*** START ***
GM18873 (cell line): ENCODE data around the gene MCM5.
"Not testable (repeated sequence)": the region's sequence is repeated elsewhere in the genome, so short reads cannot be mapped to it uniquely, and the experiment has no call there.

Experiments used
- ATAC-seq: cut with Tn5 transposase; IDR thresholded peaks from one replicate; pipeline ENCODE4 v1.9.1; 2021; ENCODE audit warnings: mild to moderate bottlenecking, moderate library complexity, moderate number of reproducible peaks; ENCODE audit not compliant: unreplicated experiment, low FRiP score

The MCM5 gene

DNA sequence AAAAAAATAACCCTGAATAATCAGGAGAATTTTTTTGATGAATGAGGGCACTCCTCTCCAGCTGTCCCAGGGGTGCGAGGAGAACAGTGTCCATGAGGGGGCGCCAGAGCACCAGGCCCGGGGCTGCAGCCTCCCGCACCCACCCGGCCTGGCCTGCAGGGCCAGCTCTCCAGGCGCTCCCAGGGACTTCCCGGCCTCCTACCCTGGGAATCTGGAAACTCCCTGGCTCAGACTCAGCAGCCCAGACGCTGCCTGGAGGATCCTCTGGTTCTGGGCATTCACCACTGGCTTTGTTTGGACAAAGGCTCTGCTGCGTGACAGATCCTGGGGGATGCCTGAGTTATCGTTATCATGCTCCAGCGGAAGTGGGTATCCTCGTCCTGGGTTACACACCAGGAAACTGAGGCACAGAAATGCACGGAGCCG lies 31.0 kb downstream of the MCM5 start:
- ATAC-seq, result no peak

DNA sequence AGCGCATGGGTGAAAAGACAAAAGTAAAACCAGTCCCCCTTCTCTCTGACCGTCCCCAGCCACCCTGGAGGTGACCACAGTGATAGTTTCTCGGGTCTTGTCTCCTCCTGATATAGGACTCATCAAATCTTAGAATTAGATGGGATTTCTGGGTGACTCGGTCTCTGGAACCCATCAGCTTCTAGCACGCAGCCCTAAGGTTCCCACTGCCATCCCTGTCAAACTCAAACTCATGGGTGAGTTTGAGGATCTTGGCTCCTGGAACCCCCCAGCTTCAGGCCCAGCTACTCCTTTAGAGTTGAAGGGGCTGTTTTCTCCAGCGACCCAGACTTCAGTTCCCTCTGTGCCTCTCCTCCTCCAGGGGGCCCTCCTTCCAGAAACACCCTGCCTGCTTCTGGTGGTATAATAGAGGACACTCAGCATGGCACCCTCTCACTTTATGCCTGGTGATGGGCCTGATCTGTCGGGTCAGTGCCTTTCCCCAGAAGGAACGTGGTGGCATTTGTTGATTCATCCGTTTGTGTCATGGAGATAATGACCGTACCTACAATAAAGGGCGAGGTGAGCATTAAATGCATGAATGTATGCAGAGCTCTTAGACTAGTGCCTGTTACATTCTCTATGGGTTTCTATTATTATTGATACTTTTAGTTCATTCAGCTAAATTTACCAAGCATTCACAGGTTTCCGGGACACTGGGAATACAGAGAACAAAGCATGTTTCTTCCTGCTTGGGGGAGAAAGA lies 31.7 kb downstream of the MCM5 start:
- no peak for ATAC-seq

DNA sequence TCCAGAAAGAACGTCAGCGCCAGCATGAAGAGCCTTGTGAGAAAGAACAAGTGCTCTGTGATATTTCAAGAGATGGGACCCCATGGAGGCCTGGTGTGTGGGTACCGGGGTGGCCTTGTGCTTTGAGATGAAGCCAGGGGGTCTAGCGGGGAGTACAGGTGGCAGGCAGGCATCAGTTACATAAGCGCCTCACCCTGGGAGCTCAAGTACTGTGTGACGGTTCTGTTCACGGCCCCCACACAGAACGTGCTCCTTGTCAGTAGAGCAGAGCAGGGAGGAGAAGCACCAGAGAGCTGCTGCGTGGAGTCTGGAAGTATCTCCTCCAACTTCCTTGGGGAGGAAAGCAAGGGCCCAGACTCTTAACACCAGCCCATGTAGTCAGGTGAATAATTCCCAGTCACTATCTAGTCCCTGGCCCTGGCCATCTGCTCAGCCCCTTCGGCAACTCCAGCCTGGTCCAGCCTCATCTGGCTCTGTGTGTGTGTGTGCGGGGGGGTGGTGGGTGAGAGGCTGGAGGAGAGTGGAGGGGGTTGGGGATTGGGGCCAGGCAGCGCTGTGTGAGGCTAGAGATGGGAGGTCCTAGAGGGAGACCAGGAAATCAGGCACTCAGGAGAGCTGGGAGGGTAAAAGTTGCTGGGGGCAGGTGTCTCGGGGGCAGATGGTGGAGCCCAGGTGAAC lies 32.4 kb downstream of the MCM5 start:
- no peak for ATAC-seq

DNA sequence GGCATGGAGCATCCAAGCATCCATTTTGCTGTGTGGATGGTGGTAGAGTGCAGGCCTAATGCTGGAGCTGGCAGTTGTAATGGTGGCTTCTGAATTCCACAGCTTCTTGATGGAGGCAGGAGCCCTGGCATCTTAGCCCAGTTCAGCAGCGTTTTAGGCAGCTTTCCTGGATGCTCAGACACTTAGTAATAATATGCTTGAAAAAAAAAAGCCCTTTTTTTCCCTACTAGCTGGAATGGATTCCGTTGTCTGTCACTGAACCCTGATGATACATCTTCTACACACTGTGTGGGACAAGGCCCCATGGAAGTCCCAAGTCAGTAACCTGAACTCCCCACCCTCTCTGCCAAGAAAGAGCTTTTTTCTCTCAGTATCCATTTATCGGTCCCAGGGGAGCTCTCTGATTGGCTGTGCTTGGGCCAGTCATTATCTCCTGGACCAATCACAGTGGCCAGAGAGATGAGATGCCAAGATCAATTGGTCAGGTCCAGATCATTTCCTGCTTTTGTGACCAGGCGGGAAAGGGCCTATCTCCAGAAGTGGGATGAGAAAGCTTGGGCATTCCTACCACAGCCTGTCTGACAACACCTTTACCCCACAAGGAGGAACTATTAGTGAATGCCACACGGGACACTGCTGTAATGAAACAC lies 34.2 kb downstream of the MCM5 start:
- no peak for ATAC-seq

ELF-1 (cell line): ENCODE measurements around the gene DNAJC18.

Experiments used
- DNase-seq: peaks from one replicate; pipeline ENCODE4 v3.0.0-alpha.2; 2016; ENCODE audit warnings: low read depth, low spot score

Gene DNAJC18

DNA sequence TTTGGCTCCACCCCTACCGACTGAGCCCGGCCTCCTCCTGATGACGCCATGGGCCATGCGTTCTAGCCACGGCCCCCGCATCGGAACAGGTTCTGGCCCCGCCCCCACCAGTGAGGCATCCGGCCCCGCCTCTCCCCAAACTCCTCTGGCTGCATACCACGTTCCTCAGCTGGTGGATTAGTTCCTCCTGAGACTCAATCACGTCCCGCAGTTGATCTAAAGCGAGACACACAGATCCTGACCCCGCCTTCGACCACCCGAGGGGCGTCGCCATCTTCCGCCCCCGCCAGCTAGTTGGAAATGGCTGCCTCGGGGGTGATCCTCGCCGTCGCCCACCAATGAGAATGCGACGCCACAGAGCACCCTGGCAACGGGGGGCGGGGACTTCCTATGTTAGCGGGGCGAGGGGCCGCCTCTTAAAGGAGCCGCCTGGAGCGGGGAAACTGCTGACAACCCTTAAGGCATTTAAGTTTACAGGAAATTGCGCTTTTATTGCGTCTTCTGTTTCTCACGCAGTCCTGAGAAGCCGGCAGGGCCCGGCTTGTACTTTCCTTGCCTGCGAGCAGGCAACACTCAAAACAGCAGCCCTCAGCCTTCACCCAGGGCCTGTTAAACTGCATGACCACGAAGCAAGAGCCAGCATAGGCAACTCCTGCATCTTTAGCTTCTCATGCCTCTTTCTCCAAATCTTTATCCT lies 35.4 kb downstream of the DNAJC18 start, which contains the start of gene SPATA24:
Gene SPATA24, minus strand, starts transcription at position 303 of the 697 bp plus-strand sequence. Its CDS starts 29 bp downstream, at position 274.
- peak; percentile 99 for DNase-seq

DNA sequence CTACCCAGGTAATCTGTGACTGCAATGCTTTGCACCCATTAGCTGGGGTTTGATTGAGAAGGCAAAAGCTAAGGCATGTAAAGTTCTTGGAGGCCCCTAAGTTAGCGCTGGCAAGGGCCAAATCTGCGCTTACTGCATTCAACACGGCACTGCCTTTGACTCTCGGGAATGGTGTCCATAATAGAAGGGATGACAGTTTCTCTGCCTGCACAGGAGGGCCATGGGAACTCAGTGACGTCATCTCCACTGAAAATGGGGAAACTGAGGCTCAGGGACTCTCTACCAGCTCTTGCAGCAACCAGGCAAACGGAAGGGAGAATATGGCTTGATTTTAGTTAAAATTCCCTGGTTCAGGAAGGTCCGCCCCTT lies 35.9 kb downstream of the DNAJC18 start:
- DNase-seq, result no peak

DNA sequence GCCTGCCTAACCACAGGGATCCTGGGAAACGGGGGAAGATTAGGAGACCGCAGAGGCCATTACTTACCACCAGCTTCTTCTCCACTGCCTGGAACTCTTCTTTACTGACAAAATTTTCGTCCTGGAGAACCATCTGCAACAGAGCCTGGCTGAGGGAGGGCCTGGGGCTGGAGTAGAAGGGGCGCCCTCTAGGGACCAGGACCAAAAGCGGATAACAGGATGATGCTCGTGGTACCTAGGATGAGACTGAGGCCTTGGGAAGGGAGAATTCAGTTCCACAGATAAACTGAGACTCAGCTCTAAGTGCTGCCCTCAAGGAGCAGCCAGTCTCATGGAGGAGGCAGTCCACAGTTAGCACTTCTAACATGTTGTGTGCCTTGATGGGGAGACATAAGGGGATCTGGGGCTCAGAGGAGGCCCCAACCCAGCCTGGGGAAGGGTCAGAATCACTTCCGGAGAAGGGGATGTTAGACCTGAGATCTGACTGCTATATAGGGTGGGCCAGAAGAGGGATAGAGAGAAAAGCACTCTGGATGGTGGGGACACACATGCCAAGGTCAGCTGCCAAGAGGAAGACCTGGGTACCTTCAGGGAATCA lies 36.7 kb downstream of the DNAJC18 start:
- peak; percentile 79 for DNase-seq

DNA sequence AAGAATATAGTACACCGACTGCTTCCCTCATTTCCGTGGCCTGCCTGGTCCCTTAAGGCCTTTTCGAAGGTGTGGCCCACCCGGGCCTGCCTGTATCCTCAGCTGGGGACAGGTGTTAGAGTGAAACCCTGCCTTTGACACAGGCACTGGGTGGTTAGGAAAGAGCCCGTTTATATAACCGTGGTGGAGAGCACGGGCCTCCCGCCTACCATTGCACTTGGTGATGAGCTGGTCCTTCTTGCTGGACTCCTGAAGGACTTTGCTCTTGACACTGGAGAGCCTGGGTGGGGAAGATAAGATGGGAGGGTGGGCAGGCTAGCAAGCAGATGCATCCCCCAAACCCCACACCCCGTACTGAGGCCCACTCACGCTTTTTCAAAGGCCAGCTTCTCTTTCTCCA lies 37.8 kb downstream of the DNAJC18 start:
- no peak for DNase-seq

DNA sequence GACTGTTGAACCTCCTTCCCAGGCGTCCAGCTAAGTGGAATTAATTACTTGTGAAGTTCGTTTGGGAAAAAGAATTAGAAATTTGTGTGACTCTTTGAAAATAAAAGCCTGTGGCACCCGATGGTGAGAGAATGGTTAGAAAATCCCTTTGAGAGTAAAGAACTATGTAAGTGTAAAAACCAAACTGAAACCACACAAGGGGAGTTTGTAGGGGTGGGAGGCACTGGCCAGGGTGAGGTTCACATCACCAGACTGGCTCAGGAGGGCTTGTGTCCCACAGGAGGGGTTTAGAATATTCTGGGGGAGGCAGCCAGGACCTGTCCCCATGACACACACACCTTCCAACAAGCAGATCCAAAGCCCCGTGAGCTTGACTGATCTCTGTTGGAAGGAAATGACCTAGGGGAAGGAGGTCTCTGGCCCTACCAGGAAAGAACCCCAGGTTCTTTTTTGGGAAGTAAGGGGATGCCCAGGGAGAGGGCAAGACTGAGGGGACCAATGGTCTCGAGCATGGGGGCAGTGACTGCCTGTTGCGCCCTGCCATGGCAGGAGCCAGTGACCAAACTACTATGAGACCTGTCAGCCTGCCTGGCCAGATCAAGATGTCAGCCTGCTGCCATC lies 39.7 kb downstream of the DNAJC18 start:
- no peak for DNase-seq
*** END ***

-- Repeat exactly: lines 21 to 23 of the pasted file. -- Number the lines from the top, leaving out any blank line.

DNA sequence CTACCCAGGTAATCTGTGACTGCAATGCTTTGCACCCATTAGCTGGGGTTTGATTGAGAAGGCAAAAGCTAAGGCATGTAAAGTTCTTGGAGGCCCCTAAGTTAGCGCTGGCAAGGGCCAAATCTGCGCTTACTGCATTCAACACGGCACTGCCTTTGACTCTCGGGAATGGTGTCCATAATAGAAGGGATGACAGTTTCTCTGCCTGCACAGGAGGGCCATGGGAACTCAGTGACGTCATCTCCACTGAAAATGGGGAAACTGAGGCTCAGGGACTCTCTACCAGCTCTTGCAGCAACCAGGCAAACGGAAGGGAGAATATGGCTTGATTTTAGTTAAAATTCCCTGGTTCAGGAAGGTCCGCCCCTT lies 35.9 kb downstream of the DNAJC18 start:
- DNase-seq, result no peak

DNA sequence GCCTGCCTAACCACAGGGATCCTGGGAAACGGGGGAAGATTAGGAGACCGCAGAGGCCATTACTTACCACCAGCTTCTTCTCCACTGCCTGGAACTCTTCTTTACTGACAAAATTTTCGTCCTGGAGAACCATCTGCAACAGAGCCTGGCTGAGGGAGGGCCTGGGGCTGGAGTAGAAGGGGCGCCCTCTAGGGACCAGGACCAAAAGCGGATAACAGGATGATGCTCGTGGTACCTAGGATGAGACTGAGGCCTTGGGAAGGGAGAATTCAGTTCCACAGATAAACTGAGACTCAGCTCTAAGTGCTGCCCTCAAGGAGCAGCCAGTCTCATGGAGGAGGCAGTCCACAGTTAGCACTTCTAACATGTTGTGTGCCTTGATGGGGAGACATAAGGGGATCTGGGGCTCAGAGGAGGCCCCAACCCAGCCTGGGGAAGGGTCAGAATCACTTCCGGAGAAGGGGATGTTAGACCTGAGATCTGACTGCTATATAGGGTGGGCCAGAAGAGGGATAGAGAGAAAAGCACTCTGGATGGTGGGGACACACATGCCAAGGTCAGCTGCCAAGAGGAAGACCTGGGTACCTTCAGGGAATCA lies 36.7 kb downstream of the DNAJC18 start: